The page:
This episode and next, we will focus on select seasonal traditions. On Christmas Day, I will read a family friendly 19th century Holiday story that you can listen to without your headphones on. On New Year’s Day, we will begin Chapter Three, The Queen of Exploitation. She was a legendary woman, and was the true pioneer of San Francisco’s Chinatown. Her story will highlight important aspects of the role the Chinese played in America’s Largest Migration, The Gold Rush. My name is Andrea Anderson, and this is Queens of the Mines, The Yule Log Edition.
I have news for those of you love the podcast, and have tried to share it with your friends and family who do not “do podcasts” without luck. I now have an answer! The stories from the 2019 episodes have been compiled into an ebook with photographs, through Kindle on Amazon, and there is a gifting option, so you can send it as a holiday gift. Support the continuation of Queens of the Mines by purchasing this ebook for friends, family or yourself! It also includes some of the gold rush recipes shared today and next week.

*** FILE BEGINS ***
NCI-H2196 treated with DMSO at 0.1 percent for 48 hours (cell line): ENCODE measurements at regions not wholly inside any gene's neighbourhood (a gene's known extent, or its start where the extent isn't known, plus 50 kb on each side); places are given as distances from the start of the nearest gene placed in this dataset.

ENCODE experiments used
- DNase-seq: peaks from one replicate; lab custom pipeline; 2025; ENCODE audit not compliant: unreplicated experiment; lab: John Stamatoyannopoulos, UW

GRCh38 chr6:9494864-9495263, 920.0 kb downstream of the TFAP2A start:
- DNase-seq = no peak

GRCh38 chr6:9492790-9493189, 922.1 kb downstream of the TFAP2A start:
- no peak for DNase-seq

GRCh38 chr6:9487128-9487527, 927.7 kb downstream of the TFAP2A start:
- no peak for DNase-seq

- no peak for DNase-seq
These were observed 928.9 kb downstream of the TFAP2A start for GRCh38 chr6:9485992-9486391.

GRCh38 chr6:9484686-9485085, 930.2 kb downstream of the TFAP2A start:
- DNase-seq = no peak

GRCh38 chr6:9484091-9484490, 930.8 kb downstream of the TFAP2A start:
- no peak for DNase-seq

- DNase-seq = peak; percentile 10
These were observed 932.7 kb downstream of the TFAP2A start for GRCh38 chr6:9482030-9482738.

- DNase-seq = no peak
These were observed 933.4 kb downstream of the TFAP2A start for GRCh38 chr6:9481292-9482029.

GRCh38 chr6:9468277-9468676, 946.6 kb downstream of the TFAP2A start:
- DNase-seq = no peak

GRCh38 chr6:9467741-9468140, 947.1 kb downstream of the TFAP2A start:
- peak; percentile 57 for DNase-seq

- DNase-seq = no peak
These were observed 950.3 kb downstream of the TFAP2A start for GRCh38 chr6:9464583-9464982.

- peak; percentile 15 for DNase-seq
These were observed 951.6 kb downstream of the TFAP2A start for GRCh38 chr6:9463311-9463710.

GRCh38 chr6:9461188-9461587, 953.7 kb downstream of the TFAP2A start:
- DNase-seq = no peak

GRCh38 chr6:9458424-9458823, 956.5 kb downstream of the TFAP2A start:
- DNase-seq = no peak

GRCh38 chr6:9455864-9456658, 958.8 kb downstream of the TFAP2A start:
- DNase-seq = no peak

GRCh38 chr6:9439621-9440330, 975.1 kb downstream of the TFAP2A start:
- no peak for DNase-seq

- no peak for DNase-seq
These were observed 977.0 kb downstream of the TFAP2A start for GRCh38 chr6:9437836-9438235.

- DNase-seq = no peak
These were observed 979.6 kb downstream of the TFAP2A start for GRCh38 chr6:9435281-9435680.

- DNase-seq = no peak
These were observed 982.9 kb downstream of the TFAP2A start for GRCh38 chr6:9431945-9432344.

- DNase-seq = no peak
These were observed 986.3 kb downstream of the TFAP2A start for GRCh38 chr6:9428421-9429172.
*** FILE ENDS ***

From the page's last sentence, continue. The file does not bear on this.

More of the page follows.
I found the Great Western Cookbook from 1851 and I have been excited to share some of the recipes with you. I found it interesting to read in a woman’s words, the work it took to make things that are so simple for us today. You may be able to try some of these yourself. Next week, and well, next year, I will share more.
This week – coffee, beverages and sweets. Thank you to The Chop Shop of Jamestown and Columbia Mercantile 1855
Resources: Penne Restad – Christmas in America (OUP, 1995), Yule (Ærre-Giuli, Hrutmanudhr , Jól, Jul, Yuletide, December),okhistory.org, 1851 Mrs A. M. Collins The Great Western Cookbook, History.com, wicca.com, smithsonianmag.com Dance of the Sugar Plum Fairies, FairyTale Waltz by Kevin MacLeod is licensed under a Creative Commons Attribution license Winter, Carol of the Bells by Audionautix is licensed under a Creative Commons Attribution license Night snow Asher Fulero, Fresh fallen snow Chris Haugen